Another issue was the established and subsequently disrupted daily routine. I have never felt productive at home. I would usually always work in a café shop or the library, while at university. Because of COVID, I could not do this anymore. I was doing my best to adapt, but, ultimately, all the regulations destroyed my health. As a Residence Life Mentor, I was seeing the consequences of the COVID restrictions daily. Unfortunately, neither the universities nor the Government ever acknowledged the difficulties we were facing. Quite the opposite, they were claiming that the students’ experience was better.
In early 2021, I was hospitalized, due to deteriorating health. During the Spring semester of the final year, I was rushed few times to the A&E. All health-related issues I was having pulled me back from spending as much time on my degree, as I wanted to. I just did not have the energy or the physical ability to work as hard as I did before. I have always been mentally strong, however, at this point, things took a turn for the worse, and I had to prioritize my health. The state of exhaustion I was in due to the past two years meant I had to be extremely careful with my time management and had to approach every assignment in a different way than I used to do in the past.
As expected, the most important piece of work for me, during the final year, was my dissertation project. I managed to come up with a project that is close to me both as technologies I had to use, as well as when it comes to the problem the project aims at solving. In the beginning, I was quite worried about the dissertation, as it is the biggest piece of work a student has to produce. However, I managed to plan and execute the project in a very professional manner, which meant that the unexpected health issues did not affect the development much. I was blessed with an amazing supervisor, Dr Mari-Cruz Villa-Uriol, as well as Prof. Roger K. Moore as a second examiner. They were exceptionally supportive during the whole year which was taxing for all of us.
Despite all challenges, I got the highest distinction within the cohort which I got awarded for. My dissertation was also awarded the highest grade within the cohort.
What I have realised in life is that, when time is invested well, it is always beneficial eventually. I learnt a lot during these years. Of course, I have already proven my technical knowledge. Yet, I understand well that, especially in the field of Software Engineering, the more you know, the more you realize you do not know. I am contented that I can do well, regardless of the situation. I am looking forward to finding out what will follow and where my ambitions will take me.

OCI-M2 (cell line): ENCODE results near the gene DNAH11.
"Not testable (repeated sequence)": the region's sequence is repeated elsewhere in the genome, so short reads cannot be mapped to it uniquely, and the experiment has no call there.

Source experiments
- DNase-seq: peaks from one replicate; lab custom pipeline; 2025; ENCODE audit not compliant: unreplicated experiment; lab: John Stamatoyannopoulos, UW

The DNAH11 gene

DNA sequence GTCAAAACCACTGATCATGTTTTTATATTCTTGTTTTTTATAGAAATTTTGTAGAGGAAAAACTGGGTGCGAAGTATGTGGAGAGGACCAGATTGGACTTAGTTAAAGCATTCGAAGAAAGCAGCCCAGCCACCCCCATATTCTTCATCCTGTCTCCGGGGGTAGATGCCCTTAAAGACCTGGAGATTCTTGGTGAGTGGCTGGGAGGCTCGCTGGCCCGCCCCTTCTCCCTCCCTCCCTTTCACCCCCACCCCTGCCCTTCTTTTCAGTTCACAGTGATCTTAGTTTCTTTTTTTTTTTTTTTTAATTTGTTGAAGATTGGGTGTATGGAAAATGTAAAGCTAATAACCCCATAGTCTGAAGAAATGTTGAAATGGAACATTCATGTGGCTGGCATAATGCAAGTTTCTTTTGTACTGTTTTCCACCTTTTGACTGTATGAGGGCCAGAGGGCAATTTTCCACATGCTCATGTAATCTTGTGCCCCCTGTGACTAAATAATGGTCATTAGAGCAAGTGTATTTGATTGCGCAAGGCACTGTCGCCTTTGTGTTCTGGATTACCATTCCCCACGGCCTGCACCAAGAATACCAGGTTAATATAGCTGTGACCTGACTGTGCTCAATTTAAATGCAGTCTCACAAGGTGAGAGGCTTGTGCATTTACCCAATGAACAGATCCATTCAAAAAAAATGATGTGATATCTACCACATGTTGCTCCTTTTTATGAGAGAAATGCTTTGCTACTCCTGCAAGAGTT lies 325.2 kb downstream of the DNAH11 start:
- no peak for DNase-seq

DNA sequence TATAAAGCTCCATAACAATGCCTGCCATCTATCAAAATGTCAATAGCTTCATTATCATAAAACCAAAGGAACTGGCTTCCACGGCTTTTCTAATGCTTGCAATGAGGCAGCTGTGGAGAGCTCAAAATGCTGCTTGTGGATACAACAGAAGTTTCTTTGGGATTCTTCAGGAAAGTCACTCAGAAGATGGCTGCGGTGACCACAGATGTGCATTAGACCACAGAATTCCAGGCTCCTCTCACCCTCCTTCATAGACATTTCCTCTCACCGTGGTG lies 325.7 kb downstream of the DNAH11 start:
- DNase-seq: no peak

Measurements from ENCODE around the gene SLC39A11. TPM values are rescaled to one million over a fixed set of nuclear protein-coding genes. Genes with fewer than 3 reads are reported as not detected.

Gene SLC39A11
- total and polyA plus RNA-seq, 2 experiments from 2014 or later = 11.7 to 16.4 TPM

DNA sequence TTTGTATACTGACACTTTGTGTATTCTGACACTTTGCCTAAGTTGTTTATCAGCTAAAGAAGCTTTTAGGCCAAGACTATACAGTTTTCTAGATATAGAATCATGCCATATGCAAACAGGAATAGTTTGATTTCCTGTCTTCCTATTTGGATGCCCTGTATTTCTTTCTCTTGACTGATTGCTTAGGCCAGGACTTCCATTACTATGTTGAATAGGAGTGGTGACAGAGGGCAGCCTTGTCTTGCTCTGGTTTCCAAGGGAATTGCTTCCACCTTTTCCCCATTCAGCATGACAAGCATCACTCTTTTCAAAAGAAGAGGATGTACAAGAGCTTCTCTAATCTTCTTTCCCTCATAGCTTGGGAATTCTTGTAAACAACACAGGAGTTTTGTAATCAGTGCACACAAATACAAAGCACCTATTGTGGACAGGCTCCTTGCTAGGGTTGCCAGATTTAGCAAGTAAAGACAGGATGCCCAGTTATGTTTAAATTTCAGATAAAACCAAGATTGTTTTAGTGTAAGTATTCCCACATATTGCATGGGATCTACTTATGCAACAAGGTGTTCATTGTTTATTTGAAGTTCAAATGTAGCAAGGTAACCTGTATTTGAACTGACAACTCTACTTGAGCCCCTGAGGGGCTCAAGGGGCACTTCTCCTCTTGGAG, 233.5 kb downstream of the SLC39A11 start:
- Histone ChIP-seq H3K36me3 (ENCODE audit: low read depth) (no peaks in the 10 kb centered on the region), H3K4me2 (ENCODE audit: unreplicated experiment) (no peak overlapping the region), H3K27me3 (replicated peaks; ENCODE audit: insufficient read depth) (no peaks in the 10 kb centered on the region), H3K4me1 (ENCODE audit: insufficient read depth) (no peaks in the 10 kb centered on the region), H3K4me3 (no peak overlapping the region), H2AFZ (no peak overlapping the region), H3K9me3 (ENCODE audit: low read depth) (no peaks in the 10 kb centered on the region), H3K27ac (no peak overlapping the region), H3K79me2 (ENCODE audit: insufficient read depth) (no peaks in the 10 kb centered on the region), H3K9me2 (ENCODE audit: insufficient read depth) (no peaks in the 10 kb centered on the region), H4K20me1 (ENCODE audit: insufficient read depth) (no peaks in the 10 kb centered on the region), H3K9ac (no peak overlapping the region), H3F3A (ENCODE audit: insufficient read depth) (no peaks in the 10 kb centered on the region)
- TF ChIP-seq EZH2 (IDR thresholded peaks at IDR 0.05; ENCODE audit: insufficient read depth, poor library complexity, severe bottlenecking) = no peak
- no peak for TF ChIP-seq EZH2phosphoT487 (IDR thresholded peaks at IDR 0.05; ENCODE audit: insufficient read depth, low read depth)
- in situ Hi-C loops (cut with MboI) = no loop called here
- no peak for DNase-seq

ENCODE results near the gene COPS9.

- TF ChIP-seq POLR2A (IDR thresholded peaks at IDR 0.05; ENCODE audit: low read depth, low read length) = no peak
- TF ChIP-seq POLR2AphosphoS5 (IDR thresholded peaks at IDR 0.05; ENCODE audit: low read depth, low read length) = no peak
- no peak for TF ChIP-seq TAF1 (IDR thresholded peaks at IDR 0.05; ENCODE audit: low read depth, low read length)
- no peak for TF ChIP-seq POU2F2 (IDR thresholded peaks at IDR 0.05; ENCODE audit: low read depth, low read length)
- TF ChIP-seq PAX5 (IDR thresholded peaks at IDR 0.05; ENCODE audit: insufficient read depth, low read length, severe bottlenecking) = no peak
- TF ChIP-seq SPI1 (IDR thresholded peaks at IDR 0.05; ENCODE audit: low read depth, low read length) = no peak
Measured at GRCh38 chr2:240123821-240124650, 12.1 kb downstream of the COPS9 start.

The information below is presented in the same way as it appears on my Higher Education Achievement Report (HEAR).
The Higher Education Achievement Report provides a single comprehensive record of a learner’s achievement, as recommended by the Measuring and Recording Student Achievement Steering Group in the Beyond the Honours Degree — the Burgess Group Final Report (October 2007). The HEAR enables institutions to provide a detailed picture of student achievement throughout a students’ time at university, including academic work, extra-curricular activities, prizes and employability awards, voluntary work and offices held in student union clubs and societies that have been verified by the institution. (HEAR)
|1||COM1001||Introduction to Software Engineering||20||First (84%)|
|1||COM1002||Foundations of Computer Science||20||2:2 (56%)|
|1||COM1003||Java Programming||20||First (72%)|
|1||COM1005||Machines and Intelligence||20||First (74%)|
|1||COM1006||Devices and Networks||20||2:1 (68%)|
|1||COM1008||Web and Internet Technology||10||First (85%)|
|1||COM1009||Introduction to Algorithms and Data Structures||10||First (75%)|
|1||FCE1001||Global Engineering Challenge Week||0||Pass|
|2||COM2109||Automata, Computation and Complexity||20||First (71%)|
|2||COM2004||Data Driven Computing||20||2:1 (69%)|
|2||COM2008||Systems Design and Security||20||First (87%)|
|2||COM2108||Functional Programming||10||First (85%)|
|2||COM2009||Human-Machine Interaction and Robotics||20||2:1 (63%)|
|2||COM2107||Logic in Computer Science||10||2:1 (67%)|
|2||COM3420||Software Hut||20||First (97%)|
|2||FCE2001||Engineering - You're Hired||0||Pass|
|YiY||COM390||Year in Industry||60||Pass|
|3||COM3610||Dissertation Project||40||First (96%)|
|3||COM3110||Text Processing||10||First (78%)|
|3||COM3524||Bioinspired Computing||10||First (91%)|
|3||COM3527||Cyber Security Team Project||10||First (74%)|
|3||COM3501||Computer Security and Forensics||10||First (87%)|
|3||COM3504||The Intelligent Web||10||First (89%)|
|3||COM3523||Software Reengineering||10||2:1 (69%)|
|3||COM3529||Software Testing and Analysis||10||First (72%)|
|3||MGT388||Finance and Law for Engineers||10||First (89%)|